US officials were given the first name and telephone number of an 11 September hijacker more than two years before the attacks, the New York Times has said.
Marwan al-Shehhi was a key member of the Hamburg cell
Quoting German officials, the newspaper says the CIA was given the name and number of Marwan al-Shehhi by German intelligence, who wanted him tracked.
They reportedly did not hear from the Americans until after the 2001 attacks.
A US commission into the attacks will investigate whether there was a failure to pursue the lead aggressively.
Marwan al-Shehhi is believed to have taken the controls of American Airlines Flight 175, which flew into the south tower of New York's World Trade Center.
According to the New York Times, German officials gave the CIA his first name and a telephone number in the United Arab Emirates in March 1999.
They had obtained the details by monitoring the telephone of Mohamed Heidar Zammar, a suspected Islamic militant in Hamburg, the paper said.
A senior German intelligence source said that after they passed on the information, they did not hear from the Americans until after 11 September.
"There was no response" at the time, said the official.
'Benefit of hindsight'
The paper quoted an American official as saying: "The Germans did give us the name 'Marwan' and a phone number, but we were unable to come up with anything. It was an unlisted phone number in the UAE, which he was known to use."
The Associated Press news agency was told by another unnamed US official that the intelligence community regularly receives thousands of full names of suspected terrorists, making them hard always to track.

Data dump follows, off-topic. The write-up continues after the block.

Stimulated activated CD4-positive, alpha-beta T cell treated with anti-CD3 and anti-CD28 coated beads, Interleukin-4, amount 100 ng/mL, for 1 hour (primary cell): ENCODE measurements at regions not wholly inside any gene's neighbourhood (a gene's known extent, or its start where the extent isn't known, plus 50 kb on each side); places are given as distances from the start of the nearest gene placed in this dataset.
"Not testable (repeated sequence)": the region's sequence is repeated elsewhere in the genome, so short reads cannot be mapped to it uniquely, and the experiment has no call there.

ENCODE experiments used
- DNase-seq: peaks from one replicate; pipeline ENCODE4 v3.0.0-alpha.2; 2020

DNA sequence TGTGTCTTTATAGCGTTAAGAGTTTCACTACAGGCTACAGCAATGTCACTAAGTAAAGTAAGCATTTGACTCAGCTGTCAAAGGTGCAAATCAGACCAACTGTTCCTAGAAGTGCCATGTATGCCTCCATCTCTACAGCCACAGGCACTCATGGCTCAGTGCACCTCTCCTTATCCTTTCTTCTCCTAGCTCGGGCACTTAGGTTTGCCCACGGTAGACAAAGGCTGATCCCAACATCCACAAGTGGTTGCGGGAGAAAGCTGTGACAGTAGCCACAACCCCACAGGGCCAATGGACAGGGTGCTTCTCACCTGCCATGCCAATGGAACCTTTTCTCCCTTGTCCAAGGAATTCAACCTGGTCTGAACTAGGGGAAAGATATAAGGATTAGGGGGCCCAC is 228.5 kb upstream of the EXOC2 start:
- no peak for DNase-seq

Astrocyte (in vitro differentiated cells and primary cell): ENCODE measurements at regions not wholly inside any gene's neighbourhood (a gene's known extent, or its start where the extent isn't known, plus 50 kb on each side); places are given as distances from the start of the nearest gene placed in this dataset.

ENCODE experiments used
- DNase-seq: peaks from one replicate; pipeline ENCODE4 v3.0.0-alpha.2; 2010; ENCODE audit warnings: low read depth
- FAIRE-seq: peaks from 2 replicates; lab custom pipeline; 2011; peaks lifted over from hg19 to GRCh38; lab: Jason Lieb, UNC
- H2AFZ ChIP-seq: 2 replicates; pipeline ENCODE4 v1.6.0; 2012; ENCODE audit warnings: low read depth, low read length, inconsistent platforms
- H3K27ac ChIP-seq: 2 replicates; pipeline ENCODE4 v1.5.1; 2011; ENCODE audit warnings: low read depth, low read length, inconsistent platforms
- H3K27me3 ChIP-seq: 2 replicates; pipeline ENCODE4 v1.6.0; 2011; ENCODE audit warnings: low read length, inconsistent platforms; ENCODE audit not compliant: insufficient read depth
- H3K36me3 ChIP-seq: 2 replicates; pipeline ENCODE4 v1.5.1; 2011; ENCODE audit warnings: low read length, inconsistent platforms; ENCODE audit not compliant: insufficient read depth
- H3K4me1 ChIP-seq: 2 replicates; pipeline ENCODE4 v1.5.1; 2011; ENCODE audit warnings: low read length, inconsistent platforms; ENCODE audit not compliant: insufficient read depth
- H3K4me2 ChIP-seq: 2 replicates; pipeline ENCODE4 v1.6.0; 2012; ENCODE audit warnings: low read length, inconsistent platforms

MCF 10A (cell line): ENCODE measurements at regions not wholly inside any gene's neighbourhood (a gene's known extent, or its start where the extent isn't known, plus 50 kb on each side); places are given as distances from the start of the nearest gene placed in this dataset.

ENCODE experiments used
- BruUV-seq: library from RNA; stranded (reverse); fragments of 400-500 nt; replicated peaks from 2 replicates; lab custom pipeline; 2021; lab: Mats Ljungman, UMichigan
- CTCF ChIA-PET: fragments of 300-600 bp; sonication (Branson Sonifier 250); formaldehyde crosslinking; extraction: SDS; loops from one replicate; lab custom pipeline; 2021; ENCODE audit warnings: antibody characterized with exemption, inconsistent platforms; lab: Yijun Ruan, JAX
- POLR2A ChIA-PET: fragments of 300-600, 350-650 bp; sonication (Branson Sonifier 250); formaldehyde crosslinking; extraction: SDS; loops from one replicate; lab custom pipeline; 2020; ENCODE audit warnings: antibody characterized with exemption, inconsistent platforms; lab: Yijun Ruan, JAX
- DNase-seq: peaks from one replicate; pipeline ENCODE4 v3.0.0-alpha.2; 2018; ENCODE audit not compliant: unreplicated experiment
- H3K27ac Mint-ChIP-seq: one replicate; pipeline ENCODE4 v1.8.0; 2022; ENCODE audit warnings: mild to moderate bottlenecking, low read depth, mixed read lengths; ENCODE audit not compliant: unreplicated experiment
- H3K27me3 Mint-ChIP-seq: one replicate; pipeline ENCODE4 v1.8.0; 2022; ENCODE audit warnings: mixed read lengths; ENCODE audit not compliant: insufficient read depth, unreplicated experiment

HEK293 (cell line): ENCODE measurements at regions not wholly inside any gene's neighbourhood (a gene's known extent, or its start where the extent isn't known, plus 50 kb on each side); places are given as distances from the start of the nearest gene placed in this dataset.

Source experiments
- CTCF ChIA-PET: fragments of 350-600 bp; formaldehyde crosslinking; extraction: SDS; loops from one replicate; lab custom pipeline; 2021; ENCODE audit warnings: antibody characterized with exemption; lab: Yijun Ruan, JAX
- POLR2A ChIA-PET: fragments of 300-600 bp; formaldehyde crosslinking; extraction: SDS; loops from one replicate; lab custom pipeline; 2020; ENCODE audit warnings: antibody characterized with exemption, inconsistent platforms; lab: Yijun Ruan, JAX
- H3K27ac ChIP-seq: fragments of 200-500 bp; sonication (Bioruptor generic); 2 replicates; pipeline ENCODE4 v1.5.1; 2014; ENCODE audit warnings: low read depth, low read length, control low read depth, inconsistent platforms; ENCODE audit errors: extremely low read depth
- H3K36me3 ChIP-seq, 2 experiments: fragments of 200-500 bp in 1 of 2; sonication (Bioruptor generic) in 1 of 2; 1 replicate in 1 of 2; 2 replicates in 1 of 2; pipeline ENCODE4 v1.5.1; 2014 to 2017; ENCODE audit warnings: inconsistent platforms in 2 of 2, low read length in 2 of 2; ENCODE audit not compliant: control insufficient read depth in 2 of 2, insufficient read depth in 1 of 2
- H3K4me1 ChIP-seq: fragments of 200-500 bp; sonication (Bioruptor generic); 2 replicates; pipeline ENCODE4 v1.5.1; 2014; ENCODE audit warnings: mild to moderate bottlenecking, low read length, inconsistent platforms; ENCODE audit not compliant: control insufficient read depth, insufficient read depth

The suspect piloted the plane that flew into the south tower
"A first name - and a common one at that - is a scrap of information and doesn't take you anywhere without the benefit of hindsight," the official said.
Marwan al-Shehhi was a member of the al-Qaeda cell in Hamburg, Germany, which is believed to have been at the heart of the 11 September plot.
A native of the UAE, he moved to Germany in 1996 and became a roommate of Mohammad Atta, who took over American Airlines Flight 11, which crashed into the north tower.
Philip Zelikow, executive director of the independent US commission investigating the attacks on New York and Washington, said in the New York Times they were actively investigating the issue.
"The Hamburg cell is very important," he said, adding that the intelligence on Shehhi, "is an issue that's obviously of importance to us, and we're investigating it."
But he stressed that no conclusions had yet been reached.